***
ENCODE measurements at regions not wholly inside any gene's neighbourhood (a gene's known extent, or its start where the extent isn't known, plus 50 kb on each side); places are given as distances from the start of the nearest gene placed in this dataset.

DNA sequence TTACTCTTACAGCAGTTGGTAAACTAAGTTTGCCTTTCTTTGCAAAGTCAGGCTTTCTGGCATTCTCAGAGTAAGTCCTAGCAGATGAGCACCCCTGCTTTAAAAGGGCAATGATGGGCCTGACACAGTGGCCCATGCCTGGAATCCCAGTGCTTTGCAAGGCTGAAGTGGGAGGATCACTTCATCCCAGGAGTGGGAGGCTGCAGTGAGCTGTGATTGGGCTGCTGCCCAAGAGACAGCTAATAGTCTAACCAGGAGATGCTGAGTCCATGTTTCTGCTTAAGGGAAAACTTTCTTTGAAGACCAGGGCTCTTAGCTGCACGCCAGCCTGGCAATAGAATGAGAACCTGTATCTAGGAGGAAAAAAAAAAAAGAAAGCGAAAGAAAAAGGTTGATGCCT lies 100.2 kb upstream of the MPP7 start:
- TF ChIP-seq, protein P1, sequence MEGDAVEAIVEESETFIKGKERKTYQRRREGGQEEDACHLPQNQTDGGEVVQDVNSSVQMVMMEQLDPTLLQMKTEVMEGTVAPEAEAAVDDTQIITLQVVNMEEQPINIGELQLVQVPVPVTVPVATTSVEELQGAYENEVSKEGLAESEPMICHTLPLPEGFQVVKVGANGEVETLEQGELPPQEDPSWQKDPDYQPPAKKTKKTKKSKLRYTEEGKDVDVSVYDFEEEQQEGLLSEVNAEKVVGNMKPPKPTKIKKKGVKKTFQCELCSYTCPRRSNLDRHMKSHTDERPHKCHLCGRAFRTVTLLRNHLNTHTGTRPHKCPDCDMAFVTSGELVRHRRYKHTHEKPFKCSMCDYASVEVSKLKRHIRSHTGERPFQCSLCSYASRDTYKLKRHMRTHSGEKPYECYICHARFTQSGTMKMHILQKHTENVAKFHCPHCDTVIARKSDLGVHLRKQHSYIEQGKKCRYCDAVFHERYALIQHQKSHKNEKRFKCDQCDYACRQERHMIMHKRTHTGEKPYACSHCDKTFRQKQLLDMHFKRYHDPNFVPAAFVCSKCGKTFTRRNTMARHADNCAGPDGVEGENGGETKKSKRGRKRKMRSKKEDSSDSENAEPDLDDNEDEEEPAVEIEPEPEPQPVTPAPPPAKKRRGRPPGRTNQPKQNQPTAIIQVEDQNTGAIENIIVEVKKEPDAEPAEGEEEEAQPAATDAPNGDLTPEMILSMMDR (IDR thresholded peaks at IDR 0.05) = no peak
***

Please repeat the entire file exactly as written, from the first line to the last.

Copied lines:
ENCODE measurements at regions not wholly inside any gene's neighbourhood (a gene's known extent, or its start where the extent isn't known, plus 50 kb on each side); places are given as distances from the start of the nearest gene placed in this dataset.

DNA sequence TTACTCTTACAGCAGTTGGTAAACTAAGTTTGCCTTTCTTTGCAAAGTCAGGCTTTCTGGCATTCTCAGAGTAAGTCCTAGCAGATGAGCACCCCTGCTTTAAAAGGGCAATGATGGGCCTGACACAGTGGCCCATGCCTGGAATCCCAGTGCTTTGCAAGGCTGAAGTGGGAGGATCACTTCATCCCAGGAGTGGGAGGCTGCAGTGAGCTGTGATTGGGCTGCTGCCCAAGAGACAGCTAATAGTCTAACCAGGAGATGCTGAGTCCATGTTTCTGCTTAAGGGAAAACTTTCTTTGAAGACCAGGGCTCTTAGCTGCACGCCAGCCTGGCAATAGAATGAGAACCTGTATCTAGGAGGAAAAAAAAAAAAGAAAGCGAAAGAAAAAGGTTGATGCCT lies 100.2 kb upstream of the MPP7 start:
- TF ChIP-seq, protein P1, sequence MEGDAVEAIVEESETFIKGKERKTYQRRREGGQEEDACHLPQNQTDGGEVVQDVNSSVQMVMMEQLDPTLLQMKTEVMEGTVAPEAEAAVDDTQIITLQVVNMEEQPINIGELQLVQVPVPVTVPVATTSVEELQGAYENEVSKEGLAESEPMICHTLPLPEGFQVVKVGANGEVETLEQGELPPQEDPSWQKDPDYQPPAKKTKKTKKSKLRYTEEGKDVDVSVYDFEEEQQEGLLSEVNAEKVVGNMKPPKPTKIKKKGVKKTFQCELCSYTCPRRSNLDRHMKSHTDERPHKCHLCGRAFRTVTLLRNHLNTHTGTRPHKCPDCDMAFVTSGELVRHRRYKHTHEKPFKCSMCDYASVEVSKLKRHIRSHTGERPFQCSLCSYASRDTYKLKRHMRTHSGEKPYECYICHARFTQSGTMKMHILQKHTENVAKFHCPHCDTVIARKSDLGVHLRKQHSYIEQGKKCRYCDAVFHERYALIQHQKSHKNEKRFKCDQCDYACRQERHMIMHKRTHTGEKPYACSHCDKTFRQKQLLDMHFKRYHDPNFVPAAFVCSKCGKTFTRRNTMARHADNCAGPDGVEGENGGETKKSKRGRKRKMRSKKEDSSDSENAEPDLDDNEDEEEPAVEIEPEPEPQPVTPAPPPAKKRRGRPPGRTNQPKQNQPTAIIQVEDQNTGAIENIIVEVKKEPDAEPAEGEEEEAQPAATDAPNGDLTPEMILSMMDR (IDR thresholded peaks at IDR 0.05) = no peak